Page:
Strip club owner is no brothel madam: Hardie v Herald & Weekly Times [2016] VSCA 103

The plaintiff, Ms Raelene Hardie, was a part owner and manager of a strip club in rural Victoria called “Club Rawhide”. On 16 May 2013, the Herald Sun ran an article written by Andrew Rule, a journalist, on its front page and on page 4.

The plaintiff's club
The plaintiff’s club

The article related to a story that Victoria Police were or ought to have been investigating corrupt or improper relationships between police officers and outlaw motorcycle gangs in the area.

Ms Hardie complained that the article portrayed that her strip club was a place where the outlaw motorcycle gangs fought and where they dealt with police. The article included these snippets:

  • Not just any outlaws – The Outlaws, one of the oldest ‘one percenter’ biker clubs around. They have two local chapters – one in Shepparton and one across the river at Kyabram. The whisper is these bands of brothers disagree on the issue of manufacturing and selling drugs.
  • They certainly have no objections to the local strip joint, Club Rawhide, set up in an industrial building next to a car yard overlooking the railway line.
  • Members of both groups are regulars at a raunchy strip venue, named Club Rawhide, in an industrial estate that’s walking distance from Shepparton police station and two popular hotels;
  • Of course, its good that police arrested the bikies and brawlers so efficiently at Club Rawhide. Madam Black Mercedes, who runs the place, will be grateful.
  • The Outlaws and a few country police officers seem to have a healthy mutual respect. Locals suggest Rawhide is a convenient common ground for the two groups to unwind after a hard day at the office. As drinkers do the world over, they probably talk shop and swap business cards and phone numbers…..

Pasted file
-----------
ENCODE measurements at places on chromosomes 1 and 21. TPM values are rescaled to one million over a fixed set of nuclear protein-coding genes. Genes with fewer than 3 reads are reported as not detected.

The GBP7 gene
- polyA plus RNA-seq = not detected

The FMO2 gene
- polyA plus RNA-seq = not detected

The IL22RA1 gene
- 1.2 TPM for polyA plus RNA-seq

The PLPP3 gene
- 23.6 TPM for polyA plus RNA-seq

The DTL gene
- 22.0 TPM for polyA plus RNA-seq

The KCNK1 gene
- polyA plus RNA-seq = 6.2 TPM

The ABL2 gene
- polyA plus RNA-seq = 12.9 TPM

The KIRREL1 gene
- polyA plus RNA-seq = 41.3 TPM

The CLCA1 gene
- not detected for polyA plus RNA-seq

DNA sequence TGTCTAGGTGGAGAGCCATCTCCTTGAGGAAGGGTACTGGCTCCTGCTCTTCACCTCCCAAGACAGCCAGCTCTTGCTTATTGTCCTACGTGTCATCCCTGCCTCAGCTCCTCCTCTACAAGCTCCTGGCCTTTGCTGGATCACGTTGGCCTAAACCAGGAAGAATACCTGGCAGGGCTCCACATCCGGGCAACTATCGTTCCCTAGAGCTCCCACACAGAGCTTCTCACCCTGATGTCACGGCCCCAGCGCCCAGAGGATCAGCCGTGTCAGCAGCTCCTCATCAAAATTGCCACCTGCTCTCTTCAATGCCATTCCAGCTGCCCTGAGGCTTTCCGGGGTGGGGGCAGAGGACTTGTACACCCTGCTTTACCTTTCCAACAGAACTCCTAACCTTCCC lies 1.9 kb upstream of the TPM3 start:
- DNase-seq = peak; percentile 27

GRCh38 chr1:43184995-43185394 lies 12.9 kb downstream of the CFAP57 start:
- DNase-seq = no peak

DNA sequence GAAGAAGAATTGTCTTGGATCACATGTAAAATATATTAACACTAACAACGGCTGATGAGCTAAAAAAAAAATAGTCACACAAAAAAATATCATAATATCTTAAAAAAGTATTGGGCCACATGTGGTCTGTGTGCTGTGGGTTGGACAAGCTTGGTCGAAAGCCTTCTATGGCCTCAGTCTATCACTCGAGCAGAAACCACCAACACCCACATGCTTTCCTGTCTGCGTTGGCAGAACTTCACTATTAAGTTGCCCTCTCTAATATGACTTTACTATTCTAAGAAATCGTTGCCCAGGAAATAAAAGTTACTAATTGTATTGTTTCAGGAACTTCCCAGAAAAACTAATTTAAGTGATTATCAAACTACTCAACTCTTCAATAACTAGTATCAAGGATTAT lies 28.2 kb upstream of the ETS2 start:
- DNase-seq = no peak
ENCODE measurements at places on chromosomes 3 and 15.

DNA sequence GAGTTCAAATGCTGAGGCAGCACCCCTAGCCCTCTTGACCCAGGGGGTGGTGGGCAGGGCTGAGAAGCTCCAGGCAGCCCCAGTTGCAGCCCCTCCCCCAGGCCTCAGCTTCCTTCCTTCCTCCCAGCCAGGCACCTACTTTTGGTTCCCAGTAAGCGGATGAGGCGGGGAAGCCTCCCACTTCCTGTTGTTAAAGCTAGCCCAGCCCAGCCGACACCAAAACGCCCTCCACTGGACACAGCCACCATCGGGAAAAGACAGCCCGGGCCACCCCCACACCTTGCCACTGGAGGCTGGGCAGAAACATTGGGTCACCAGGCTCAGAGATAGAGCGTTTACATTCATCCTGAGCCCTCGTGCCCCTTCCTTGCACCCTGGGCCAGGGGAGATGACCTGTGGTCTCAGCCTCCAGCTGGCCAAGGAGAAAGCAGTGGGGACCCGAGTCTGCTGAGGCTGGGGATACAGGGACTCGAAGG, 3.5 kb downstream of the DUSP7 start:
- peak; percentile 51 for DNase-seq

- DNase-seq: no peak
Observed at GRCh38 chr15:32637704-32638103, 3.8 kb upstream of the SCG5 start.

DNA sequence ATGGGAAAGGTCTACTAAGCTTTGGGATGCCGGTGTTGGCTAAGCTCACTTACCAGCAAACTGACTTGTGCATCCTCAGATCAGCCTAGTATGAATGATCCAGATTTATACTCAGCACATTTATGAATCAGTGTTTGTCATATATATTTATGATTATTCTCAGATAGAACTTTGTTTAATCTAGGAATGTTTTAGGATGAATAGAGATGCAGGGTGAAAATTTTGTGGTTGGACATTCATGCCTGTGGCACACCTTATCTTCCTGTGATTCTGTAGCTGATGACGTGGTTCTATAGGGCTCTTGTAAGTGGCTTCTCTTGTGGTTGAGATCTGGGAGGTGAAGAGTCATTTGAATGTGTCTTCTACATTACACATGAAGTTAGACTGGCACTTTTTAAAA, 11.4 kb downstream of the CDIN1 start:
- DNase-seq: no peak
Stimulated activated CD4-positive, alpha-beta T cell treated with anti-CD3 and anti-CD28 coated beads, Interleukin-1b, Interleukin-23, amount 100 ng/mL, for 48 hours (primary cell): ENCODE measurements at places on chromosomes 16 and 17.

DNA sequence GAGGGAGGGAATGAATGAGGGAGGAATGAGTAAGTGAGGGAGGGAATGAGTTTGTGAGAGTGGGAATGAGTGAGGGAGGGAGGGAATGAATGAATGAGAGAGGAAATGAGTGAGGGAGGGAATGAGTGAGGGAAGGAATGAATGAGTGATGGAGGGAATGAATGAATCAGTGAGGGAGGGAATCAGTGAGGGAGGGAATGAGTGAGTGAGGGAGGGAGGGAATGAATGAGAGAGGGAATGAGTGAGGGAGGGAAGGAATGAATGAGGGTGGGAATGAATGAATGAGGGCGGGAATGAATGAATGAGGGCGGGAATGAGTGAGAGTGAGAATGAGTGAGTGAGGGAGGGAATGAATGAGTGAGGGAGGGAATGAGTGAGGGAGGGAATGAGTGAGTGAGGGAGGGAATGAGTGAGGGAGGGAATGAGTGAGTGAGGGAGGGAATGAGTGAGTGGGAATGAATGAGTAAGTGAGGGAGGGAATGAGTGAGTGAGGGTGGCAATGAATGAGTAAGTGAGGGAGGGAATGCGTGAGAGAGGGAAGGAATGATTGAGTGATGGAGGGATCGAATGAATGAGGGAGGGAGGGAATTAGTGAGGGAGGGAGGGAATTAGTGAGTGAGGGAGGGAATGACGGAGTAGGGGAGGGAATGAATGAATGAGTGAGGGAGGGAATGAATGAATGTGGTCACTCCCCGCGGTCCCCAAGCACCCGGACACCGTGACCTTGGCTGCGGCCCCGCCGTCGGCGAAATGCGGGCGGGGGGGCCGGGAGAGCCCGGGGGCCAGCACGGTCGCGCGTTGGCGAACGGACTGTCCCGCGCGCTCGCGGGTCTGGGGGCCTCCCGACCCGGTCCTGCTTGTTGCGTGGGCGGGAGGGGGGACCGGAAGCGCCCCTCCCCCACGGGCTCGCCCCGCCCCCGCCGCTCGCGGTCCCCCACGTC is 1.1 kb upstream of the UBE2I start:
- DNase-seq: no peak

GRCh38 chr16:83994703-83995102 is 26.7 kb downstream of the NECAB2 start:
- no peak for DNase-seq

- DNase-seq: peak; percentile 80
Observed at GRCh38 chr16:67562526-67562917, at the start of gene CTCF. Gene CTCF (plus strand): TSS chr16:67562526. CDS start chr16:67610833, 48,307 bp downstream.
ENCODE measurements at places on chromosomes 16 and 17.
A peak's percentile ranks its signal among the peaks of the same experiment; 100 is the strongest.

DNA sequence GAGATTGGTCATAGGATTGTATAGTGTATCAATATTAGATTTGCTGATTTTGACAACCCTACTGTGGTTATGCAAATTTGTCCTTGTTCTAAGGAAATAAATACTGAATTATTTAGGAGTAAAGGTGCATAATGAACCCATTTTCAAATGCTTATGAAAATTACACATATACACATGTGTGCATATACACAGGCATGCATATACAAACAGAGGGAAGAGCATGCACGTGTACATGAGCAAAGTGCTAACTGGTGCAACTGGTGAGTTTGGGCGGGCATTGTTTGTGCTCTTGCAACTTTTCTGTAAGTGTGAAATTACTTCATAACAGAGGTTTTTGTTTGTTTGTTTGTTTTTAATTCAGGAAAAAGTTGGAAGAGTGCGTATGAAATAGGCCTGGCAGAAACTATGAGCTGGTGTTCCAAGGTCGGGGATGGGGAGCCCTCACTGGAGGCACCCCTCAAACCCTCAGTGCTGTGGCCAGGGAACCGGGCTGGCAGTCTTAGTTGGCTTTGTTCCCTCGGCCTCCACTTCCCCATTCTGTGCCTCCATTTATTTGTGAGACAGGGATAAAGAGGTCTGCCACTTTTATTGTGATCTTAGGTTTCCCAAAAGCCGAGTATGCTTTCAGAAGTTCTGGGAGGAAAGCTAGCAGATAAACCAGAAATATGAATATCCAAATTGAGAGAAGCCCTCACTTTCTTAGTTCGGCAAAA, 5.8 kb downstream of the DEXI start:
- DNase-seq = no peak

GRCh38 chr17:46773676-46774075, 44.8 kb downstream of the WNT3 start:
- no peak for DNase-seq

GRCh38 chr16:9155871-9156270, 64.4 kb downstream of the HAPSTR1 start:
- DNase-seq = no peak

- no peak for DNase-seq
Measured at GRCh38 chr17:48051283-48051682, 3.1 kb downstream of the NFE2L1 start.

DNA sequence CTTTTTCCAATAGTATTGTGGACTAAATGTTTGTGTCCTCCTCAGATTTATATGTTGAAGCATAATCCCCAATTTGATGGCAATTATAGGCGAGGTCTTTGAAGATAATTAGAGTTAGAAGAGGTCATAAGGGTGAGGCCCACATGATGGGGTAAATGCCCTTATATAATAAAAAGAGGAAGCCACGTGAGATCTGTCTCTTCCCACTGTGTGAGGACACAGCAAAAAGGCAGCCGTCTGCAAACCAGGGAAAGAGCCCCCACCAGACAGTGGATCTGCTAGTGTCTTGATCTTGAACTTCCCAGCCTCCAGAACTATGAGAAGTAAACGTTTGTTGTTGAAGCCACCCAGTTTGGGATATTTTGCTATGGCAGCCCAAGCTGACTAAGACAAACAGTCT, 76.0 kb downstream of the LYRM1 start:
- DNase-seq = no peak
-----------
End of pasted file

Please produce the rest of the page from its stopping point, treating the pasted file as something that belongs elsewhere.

• Whether Eagles dare wreck the chummy Club Rawhide ambience is yet to be seen.

There was no specific reference in the article to Ms Hardie, and only a handful of references to Club Rawhide. The plaintiff was simply referred to once as “Madam Black Mercedes”.

Ms Hardie was very upset by the article and rang the journalist that day to complain. They had a conversation where apparently, he agreed to apologise. During the conversation Ms Hardie strenuously denied that the Club was a brothel and was, among other matters, very hurt that the article had referred to her as a “Madam”.

The next day, Mr Rule went onto a radio breakfast show and apparently “apologised” as per their agreement. The transcript (EM, LD and MM were the radio presenters) included this:

RULE: I’ve got another apology, from Madam Rawhide.

EM:     We’ve got a second edition, Madam Rawhide, ok…

LD:      That’s the northern town that Andrew was on the front page of the paper talking about.

ALL:     It’s a strip club.

RULE: It’s a strip club – it’s a respectable strip club….

The radio breakfast team
The radio breakfast team


EM:     Do you do anything other than apologise for stuff you say in your articles?

RULE: Not much….


RULE: I had a call yesterday from the proprietor of Club Rawhide, who is a lady….. And she was referred to in the story as “Madam Black Mercedes”….. Madam Black Mercedes has called and she said: [in a growly voice]; ‘I’m not um, Madam Black Mercedes’. And she said ‘I’m not a madam’. And I said ‘M’amm, I meant that in a most respectful way, as people do when they talk about the Queen. In no other connotation’. So she swallowed that but she’s not that happy….

[Stifled laughter]….

EM:     As a professional communicator, you’re having trouble getting your meanings in your writings across at the moment aren’t you?

RULE: Well I am or I aren’t. I’m not sure Ed, maybe I’m getting them through too well. So first things was the Madam bit and we sorted that out and she said, as for Black Mercedes, I used to have a Black Mercedes, and then she explained to me that she no longer does. So I’m here to apologise about that, to the proprietor of Club Rawhide, which is a family friendly strip venue…


So he not only repeated the allegation that the plaintiff was a Madam, but he also made more of a joke of her. This may have made good radio, but as for court: no-one likes a smartaleck.